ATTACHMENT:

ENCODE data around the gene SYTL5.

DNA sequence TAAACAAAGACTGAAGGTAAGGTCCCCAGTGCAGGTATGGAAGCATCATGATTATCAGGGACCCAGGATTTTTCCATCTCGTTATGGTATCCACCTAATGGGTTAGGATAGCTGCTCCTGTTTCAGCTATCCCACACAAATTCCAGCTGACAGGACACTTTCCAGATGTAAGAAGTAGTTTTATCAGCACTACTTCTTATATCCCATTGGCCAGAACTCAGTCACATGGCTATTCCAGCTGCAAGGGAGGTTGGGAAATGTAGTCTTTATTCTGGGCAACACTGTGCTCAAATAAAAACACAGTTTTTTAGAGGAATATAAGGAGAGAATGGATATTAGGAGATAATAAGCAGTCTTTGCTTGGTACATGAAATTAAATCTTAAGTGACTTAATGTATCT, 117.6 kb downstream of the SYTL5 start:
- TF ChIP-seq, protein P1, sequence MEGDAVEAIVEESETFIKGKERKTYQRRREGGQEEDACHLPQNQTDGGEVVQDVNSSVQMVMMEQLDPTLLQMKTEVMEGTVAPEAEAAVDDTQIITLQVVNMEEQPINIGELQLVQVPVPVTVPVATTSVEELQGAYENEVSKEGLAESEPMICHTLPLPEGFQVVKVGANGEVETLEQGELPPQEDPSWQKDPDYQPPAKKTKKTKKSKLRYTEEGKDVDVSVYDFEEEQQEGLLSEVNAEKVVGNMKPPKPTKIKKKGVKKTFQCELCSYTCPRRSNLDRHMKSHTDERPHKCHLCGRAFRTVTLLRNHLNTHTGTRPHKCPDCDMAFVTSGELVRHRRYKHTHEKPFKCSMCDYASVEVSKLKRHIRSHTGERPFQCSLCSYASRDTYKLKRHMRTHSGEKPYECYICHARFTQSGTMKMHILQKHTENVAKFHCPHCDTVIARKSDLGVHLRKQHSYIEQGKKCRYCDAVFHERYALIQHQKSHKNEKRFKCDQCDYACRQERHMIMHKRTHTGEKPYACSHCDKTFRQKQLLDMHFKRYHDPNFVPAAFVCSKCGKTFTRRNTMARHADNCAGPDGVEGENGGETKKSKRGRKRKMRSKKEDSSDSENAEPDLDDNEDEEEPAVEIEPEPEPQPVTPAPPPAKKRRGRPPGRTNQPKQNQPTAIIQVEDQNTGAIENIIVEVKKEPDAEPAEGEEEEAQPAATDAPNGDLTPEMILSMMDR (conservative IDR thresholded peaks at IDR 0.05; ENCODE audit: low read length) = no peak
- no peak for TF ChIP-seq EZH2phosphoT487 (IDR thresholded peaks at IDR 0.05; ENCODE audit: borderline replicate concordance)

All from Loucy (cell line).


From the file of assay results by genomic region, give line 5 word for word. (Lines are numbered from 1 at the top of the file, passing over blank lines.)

All from Loucy (cell line).